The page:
I'm very disappointed because I was hoping for a nerve block in my back to stop the constant back and leg pain I have. But the X-rays came back and I'm not a good candidate for the procedure. What does that mean? What makes me unacceptable for this treatment?

Nerve blocks to reduce low back pain caused by spinal nerve impingement or compression is a fairly common way to treat this problem. But the nerve root is usually located deep in the spine and it is underneath a tough ligament called the lumbosacral ligament. Getting to the nerve with a long, thin needle is essential.

In some people, there is an arch of bone that is wider than normal. It covers the nerve enough that the needle can't pass through to the nerve without puncturing it. Ultrasound-guided treatment can help guide the surgeon. The multibeam technology allows the surgeon to see as he or she tilts and/or rotates the needle. By slowly pushing forward into the soft tissues and seeing the probe on the ultrasound monitor, accurate placement of the needle is possible.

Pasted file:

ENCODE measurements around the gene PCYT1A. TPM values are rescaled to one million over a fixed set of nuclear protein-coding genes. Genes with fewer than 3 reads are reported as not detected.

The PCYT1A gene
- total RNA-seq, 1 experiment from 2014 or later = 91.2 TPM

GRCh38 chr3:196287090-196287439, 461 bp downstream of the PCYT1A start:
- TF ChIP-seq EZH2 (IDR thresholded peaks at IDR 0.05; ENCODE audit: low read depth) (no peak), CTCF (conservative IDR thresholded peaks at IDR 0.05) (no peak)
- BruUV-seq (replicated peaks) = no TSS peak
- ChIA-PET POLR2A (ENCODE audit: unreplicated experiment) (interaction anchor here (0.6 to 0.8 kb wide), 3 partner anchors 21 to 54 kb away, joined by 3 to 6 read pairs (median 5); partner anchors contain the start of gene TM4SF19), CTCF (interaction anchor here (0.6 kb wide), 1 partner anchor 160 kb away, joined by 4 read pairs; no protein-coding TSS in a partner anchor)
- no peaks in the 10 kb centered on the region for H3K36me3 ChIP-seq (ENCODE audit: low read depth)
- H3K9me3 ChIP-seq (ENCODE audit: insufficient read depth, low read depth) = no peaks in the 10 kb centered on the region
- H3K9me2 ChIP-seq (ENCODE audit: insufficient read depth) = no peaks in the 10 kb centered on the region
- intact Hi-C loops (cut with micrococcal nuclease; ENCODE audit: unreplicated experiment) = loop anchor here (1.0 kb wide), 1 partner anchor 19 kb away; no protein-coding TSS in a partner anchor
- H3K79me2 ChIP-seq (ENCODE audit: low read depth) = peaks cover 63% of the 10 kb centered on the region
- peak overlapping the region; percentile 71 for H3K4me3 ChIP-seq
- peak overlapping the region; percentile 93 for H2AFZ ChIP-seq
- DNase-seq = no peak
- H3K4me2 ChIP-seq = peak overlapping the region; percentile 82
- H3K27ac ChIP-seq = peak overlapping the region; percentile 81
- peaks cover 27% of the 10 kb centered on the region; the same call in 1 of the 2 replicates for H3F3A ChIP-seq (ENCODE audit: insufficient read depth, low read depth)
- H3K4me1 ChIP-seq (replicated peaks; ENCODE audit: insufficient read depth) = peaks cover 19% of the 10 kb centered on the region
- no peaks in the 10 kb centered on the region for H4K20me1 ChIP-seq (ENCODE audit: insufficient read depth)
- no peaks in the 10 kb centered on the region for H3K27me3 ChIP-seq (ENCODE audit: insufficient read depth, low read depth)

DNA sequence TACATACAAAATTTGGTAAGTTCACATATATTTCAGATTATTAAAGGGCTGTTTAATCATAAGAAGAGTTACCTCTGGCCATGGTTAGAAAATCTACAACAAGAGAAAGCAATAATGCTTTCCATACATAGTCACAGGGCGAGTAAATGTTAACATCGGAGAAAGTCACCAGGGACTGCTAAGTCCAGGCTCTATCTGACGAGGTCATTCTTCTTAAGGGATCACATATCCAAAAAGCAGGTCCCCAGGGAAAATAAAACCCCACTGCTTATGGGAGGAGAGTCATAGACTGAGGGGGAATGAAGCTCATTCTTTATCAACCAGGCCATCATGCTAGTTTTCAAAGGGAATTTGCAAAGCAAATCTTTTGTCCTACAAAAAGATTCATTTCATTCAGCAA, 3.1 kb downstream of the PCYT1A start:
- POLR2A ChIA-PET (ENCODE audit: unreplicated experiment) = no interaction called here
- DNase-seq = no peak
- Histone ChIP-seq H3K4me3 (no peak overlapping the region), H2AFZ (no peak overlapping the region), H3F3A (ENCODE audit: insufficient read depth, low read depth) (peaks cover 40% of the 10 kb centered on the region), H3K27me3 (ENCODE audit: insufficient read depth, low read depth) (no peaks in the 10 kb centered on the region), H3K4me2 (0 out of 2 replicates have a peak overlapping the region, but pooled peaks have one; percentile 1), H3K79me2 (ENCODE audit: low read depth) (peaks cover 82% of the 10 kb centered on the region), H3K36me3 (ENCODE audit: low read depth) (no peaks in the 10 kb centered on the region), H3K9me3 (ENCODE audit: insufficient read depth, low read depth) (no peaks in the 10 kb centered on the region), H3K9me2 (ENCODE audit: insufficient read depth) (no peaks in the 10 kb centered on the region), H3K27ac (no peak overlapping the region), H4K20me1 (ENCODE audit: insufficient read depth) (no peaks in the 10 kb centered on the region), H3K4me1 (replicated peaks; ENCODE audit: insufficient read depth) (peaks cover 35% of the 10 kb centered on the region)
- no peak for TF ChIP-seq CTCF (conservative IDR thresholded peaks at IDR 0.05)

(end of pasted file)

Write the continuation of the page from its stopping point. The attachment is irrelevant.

Anatomical variations like this can prevent the needle from reaching its desired location. That's one reason you might not qualify for this procedure. Obesity and osteoporosis (brittle bones in danger of breaking with needle puncture) are two other risk factors for an unsuccessful attempt at a nerve block.

Surgeons are advised to use fluoroscopy (real-time 3-D X-rays) before attempting a nerve block. Fluoroscopy provides a pre-scan before ultrasound-guided injection. The surgeon uses these X-rays to look for any anatomical variations in form or structure of the spine that could prevent accurate probe/needle placement. And the X-rays help the surgeon find the best spot for probe/needle advancement and placement.

Evidently something in the pre-procedure work-up placed you in an at-risk category for a nerve block. You'll need to discuss the particulars with your surgeon to find out why you aren't a good candidate for this treatment and what your other options might be at this point.

Masaki Sato, MD, et al. Ultrasound and Nerve Stimulation-Guided L5 Nerve Root Block. In Spine. November 15, 2009. Vol. 34. No. 24. Pp. 2669-2673.

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